Steve Pearce hit an RBI double in the first, and the Tigers could never match that one run. Matthew Boyd (4-9) allowed a run and three hits in five-plus innings. He struck out six and walked two.

Barnes wriggled out of a jam in the eighth after the Tigers put a runner on third with one out. Craig Kimbrel worked the ninth for his 31st save in 33 chances.

Detroit has lost seven of eight.

Price has 97 wins from 2012-18, matching teammate Chris Sale for the most in the American League during that span. He retired the first nine batters he faced Friday, then got in trouble by allowing three straight singles to start the fourth.

"We had some chances, but he made a lot of good pitches in big spots and when he made a mistake, we fouled them off," Tigers manager Ron Gardenhire said. "He's a very good pitcher who can move the ball all over the plate, and he's been doing it to teams for a long time."

With the bases loaded, John Hicks flied out to shallow left field, starting a wild play that ended with Boston second baseman Brock Holt on the ground injured. Andrew Benintendi caught Hicks' fly and threw wildly toward the plate, but Detroit's Niko Goodrum stayed put at third. Jeimer Candelario took off from second to third, then had to go back when he realized Goodrum was still there.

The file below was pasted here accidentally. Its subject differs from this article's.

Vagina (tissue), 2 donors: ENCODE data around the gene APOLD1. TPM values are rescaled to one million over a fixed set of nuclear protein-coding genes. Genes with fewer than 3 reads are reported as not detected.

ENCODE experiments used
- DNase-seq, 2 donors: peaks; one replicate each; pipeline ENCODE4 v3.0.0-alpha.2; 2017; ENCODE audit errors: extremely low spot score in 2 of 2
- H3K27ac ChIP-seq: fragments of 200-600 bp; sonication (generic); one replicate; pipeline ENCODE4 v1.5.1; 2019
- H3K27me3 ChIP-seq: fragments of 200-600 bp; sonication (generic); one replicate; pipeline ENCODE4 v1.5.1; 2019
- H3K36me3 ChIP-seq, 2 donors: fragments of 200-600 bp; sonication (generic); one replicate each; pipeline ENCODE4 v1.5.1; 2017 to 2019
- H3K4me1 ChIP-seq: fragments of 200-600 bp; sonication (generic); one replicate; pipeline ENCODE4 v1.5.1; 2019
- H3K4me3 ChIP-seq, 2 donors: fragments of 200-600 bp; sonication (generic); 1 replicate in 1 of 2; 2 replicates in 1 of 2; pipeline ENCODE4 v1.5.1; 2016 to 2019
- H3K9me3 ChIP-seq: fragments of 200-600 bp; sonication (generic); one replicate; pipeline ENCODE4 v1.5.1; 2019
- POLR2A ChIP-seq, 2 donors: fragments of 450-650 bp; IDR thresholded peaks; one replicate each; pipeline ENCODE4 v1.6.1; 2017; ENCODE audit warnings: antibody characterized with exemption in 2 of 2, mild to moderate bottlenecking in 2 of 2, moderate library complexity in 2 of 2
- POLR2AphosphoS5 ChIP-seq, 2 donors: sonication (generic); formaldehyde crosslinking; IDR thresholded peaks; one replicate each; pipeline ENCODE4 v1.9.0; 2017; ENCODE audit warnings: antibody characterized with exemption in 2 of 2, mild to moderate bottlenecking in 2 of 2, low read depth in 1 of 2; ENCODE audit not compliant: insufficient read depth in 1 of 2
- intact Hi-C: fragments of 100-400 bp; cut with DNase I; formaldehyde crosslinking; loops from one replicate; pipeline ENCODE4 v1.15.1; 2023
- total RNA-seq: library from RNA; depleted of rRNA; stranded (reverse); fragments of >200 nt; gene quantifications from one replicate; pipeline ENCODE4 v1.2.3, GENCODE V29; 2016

The throw went back to second, but Candelario was able to slide in safely. Holt went down with a right knee injury after Candelario's slide, although he was able to walk off the field.

Price struck out James McCann and retired Victor Martinez on a flyout to end the inning.

Goodrum led off the eighth by reaching on a strikeout when Barnes threw a wild pitch on strike three. Candelario then struck out, but strike three bounced away again. Candelario wasn't allowed to take first in that situation, but Goodrum was able to go all the way from first to third.

Nicholas Castellanos followed with a one-out grounder to third, and Goodrum was retired in a rundown between third and home.

"That's 100 percent going on contact - you have to go there," Gardenhire said. "We hadn't scored a run and we wanted to try to make something happen. Even if it doesn't work, we still have a runner on second, so it is worth the chance."

After a walk to Hicks, McCann struck out to end the inning.


Boston slugger J.D. Martinez was back in Detroit after playing for the Tigers from 2014-17. He was traded to Arizona around this time last year, part of a rebuilding effort in which the Tigers later traded Justin Verlander, Justin Upton and Ian Kinsler.

"It was inevitable. I think everybody knew it," Martinez said before the game. "You can only be good like that for so long."

Martinez made a fine catch in right field while running into the wall in the third.


Red Sox: Holt left with a bruised knee. ... LHP Drew Pomeranz (left biceps tendinitis) is expected to return Tuesday at Baltimore. ... Manager Alex Cora said 3B Rafael Devers (left shoulder inflammation) will be back and part of the roster Saturday.

Tigers: Detroit put RHP Michael Fulmer on the disabled list before the game with a left oblique strain, and Gardenhire said Fulmer will be "out for a while." OF Leonys Martin (left hamstring strain) returned from the DL and started.


Boston LHP Brian Johnson (1-2) takes the mound Saturday night against Detroit RHP Mike Fiers (6-6).